Southeastern Section - 66th Annual Meeting - 2017

Paper No. 30-5
Presentation Time: 1:00 PM-5:00 PM


CLAY, Czarinna K., HILLIS, Kayla R. and WOLAK, Jeannette M., Department of Earth Sciences, Tennessee Tech University, Box 5062, Cookeville, TN 38505,

The Fort Payne Formation is a Middle Mississippian unit that outcrops in central Kentucky and parts of northern Tennessee. The dominant lithologies of the Fort Payne are mixed carbonates and siliciclastic shale with abundant shallow marine fossils including disaggregated crinoids, bryozoans, brachiopods and sponges. This study focuses on using crinoid stalk fragments, or columnals, to try to determine paleoflow conditions during deposition.

We use a two-fold approach combining field observations with subsequent flume analysis. First, we measured the trend and plunge of 128 crinoid columnals in two separate beds: one within a channel feature and one that appeared to be outside the channel. We used stereoplot analysis to identify trends in preferred orientations of crinoids for two populations, large diameter crinoids (mean of 15 mm) and small diameter crinoids (mean of 6 mm). We found that, in general, crinoid stalk fragments within the channel showed a weak preferred orientation, while fragments located outside of the channel showed little to no preference towards a specific orientation.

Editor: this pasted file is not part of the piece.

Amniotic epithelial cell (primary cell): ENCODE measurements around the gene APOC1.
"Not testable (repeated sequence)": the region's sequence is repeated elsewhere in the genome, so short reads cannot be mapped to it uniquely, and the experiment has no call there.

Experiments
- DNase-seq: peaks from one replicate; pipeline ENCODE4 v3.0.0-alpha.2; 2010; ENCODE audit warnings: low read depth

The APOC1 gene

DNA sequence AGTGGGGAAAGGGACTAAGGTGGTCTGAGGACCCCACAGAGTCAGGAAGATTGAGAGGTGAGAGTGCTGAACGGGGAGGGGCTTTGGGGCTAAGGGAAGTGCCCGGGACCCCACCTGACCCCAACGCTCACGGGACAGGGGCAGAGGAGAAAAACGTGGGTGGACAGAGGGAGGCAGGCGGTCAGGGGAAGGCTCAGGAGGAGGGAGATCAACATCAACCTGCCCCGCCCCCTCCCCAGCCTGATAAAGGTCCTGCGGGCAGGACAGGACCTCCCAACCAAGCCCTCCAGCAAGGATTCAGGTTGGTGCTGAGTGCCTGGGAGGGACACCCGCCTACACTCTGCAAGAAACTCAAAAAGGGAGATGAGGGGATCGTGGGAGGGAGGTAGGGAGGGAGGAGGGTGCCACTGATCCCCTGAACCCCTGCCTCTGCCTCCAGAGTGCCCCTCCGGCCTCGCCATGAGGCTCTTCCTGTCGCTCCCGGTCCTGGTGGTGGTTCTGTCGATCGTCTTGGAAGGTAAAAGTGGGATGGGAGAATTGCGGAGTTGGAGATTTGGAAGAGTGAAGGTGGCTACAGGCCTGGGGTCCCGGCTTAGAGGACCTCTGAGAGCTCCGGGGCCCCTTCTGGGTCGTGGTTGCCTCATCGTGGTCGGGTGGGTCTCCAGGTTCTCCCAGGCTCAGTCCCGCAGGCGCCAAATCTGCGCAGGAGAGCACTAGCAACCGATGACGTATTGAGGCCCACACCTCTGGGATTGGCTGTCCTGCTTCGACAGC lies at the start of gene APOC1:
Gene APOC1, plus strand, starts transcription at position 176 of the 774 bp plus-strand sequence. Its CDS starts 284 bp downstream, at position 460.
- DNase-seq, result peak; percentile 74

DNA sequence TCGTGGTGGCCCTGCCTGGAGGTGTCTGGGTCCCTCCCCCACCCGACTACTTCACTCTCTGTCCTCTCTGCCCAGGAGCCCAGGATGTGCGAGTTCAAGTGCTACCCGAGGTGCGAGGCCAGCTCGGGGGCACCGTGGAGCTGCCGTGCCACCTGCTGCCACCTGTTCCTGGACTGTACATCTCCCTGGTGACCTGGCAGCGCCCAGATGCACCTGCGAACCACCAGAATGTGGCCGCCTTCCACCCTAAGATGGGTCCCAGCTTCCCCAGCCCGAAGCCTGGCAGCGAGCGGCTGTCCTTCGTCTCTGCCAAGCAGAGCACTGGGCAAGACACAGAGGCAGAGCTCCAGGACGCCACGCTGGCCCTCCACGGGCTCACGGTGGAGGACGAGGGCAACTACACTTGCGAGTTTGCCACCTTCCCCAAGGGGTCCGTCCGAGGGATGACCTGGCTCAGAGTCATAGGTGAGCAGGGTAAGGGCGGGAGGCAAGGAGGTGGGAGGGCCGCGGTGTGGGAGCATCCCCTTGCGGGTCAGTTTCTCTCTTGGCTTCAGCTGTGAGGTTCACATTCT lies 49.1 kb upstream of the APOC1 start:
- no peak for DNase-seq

Using observations from the field, we then designed a series of flume experiments to test how crinoid fragments orient in a channel with respect to flow. We generated a set of 165 synthetic crinoid columnals using oven-fired clay molds and published values for crinoid densities (~1.2 g/cm3 ) and performed a series of tests in a 10 foot-long recirculating flume. We documented the following key observations: (1) Crinoid fragments of similar densities but different diameters undergo hydraulic sorting with smaller fragments being transported greater distances than large fragments; (2) Crinoid columnals, regardless of length and diameter, orient perpendicular with respect to flow direction when water velocity is increased to sustain bedload movement; and (3) Larger crinoid fragments commonly imbricate and stack against each other in channelized flow. Our results suggest that disaggregated crinoids in the Fort Payne Formation can be used as paleoflow indicators within channel features and record hydrodynamic conditions at the time of deposition.